Our next point is that in the absence of God, the universe and life must be explained by random natural processes, and the only such explanation on the table is Darwinian evolution, which is what you believe. Now, here are four essential (sine qua non) steps in Darwinian evolution: (1) simple chemicals must spontaneously self-assemble into extremely complex organic macromolecules such as proteins, RNA, and DNA; (2) these complex organic macromolecules must spontaneously self-assemble into a cell (and the complexity of a cell is comparable to an automated factory the size of Los Angeles, microminiaturized); (3) this cell must come to life; and (4) vast amounts of specified-complex information coded in DNA must be created by random natural processes. The first two steps are impossible, according to the Second Law of Thermodynamics, which states that all natural processes tend towards breakdown and disorder, not order (and this holds for all natural processes in both open and closed systems).

      (For a detailed discussion, see our article “A Primer on Entropy (The Second Law of Thermodynamics)”at https://truthinmydays.com/a-primer-on-entropy-the-second-law-of-thermodynamics/. )

      The Law of Biogenesis, discovered by Louis Pasteur and others, states that life can only come from life, and so nonliving matter can never come to life, makes step (3) impossible. And information theory has shown that random natural processes cannot generate specified-complex information, making step (4) impossible.

      (For full discussions see Stephen C. Meyer’s The Signature in the Cell and Werner Gitt’s In the Beginning Was Information and Without Excuse.)

      In light of this, then, the theory of Darwinian evolution is an impossibility and atheism, which depends on it, is indeed internally contradictory and impossible. It is useless to point to reams of evidence that you think support the theory, because even if this evidence were consistent with the theory (and in many cases it is not), the laws of science rule this theory out. If you will do some diligent research by looking at the best arguments from both sides of the debate, you will find that these reams of data actually accord with creationism as well as, or better than, with Darwinian evolution – and creationism is not ruled out by laws of science.

      You suggest that what is in the Bible are “ideas created by fearful, ignorant nomads 3,000 years ago….based upon the fantasies of clueless ancients….[and ]the imaginations of preliterate, ignorant, superstitious men.” Simple insults, it should be noted, are not arguments. It should also be noted that the Bible in its entirety was endorsed by Jesus, who claimed to be the Son of God, and if this He is then His is the final word on the matter. And inasmuch as He proved His claims by fulfilling prophecy, working miracles, and rising from the dead, that should settle the matter. I think you really should look into this more carefully.

      Finally, your cavil about “talking snakes…an example of which snake has never been observed among all the species of snakes” is a little careless, don’t you think? The Bible does not speak of talking snakes or of any species of talking snake; the serpent in Eden was being used by Satan and it was Satan in some fashion speaking through it (see Revelation 12:9, 20:2). If we do not rule out the supernatural, and we cannot, this is not a problem.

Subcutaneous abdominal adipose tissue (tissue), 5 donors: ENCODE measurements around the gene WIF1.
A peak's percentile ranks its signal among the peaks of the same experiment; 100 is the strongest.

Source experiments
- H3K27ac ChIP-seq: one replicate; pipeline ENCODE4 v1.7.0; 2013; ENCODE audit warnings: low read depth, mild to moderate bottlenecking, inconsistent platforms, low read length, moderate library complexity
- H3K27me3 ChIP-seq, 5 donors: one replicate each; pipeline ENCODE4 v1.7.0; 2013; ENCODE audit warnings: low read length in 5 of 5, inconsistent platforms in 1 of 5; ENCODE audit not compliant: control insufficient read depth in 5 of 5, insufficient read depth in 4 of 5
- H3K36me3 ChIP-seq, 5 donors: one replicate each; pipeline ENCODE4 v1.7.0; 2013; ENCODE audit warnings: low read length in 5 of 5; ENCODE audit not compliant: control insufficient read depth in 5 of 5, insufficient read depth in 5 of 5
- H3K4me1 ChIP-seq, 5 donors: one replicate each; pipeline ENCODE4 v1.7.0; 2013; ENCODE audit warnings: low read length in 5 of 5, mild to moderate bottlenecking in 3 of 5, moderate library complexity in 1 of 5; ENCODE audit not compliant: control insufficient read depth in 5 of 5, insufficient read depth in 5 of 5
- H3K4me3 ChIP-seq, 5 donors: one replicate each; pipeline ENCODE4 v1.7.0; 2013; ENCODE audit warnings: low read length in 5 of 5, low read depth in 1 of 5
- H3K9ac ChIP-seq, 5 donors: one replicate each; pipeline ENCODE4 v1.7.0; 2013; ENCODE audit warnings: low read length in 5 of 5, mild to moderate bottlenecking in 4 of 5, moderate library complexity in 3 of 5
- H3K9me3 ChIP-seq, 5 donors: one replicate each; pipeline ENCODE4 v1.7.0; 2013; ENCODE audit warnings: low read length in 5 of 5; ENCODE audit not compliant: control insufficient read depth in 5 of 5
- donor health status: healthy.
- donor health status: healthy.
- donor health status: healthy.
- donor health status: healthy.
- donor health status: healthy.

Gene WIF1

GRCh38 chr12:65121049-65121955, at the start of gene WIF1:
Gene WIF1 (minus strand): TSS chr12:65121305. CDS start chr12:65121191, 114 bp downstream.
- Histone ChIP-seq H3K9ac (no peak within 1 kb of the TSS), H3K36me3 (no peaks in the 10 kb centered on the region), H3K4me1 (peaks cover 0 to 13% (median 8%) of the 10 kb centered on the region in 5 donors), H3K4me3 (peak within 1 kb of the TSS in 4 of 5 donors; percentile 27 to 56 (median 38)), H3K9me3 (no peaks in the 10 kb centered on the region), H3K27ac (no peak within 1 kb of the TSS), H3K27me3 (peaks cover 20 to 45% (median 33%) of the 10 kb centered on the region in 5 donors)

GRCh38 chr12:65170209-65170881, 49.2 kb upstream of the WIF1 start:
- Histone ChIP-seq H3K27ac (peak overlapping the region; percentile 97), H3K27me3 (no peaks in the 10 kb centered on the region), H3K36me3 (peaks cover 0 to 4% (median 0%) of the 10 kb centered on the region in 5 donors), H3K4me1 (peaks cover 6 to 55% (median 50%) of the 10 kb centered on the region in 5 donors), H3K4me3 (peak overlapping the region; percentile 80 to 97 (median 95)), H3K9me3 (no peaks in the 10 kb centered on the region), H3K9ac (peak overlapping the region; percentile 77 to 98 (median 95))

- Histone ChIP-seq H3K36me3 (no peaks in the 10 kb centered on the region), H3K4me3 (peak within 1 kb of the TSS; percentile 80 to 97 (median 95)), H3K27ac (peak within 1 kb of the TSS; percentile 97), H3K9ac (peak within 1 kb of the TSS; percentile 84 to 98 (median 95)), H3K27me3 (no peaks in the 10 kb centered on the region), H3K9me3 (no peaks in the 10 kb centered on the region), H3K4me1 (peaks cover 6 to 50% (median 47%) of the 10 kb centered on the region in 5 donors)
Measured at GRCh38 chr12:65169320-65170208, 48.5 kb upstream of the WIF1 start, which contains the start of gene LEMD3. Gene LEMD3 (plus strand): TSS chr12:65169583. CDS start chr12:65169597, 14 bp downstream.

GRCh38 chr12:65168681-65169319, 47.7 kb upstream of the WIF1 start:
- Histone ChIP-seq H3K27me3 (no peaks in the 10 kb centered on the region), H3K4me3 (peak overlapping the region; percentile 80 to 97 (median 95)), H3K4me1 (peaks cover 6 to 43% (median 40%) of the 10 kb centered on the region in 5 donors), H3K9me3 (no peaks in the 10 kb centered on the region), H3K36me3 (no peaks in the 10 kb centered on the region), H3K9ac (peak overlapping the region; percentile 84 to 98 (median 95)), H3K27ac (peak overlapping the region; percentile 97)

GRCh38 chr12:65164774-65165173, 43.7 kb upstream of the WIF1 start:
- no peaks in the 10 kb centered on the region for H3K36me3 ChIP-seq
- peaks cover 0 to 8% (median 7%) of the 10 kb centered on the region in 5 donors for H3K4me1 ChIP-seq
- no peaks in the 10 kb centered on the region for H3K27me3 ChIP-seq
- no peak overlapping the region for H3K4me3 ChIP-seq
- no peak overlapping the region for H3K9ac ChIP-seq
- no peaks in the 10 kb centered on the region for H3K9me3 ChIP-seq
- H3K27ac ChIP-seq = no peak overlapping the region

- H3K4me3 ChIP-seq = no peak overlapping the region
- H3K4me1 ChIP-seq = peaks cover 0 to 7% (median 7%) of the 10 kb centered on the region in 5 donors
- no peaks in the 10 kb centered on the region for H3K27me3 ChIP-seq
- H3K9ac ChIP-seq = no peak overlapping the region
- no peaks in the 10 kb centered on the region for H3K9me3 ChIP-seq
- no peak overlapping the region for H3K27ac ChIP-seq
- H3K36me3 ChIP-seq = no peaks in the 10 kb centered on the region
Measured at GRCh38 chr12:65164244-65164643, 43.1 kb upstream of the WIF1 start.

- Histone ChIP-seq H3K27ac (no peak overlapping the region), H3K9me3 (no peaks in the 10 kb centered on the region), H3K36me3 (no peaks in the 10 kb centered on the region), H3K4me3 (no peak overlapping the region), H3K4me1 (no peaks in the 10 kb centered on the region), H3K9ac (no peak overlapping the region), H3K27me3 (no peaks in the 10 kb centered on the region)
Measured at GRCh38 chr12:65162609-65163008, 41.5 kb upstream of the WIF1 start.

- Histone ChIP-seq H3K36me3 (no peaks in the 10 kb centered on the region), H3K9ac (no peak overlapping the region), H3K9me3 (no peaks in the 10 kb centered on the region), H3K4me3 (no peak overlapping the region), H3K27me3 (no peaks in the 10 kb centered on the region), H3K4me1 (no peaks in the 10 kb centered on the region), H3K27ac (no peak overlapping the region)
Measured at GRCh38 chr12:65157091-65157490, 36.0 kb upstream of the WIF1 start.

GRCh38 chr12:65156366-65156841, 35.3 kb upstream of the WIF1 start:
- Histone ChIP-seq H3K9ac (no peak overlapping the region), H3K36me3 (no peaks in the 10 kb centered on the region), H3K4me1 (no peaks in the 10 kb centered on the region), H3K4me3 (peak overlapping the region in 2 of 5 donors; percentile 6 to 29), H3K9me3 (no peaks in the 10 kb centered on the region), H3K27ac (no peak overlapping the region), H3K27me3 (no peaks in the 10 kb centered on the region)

6. Gil Gaudia says:

    To quote the old slogan from some TV campaign, John, “A mind is a terrible thing to waste.” It is too bad that someone filled your obviously capable mind, probably when you were young, with such incomprehensible baloney. Adios amigo!

    • John Tors says:

      Thank you for your contributions to this discussion, Gil. Actually, from as far back as I can remember, my mind was filled with the theory of evolution, which was always presented to me as fact, in school, in books (particularly the reference books on animals that I loved to read), and even in Saturday morning cartoons (“Scooby-Doo” comes to mind). I was already an adult before I heard that anyone even questioned the theory of evolution. I then carefully examined the best arguments from both sides, as well as the best responses from each side to the other, and I went where the evidence led. So when I came to reject the theory of evolution, it was on the basis of scientific facts and evidence, some of which I’ve presented to you. And inasmuch as I have presented actual evidence, I do urge you to look further into the matter. There is good information on http://www.icr.org, http://www.creation.com, and http://www.answersingenesis.org. Let us know if we may be of any further assistance.

    • I so loved your intelligent and loving response to the atheistic replies, I hope you have written a book on creation science or answers to atheists etc. God bless you greatly!!!

    • John Tors says:

      Thank you for your encouragement! I certainly am planning to write books, but it is certainly difficult to find publishers these days.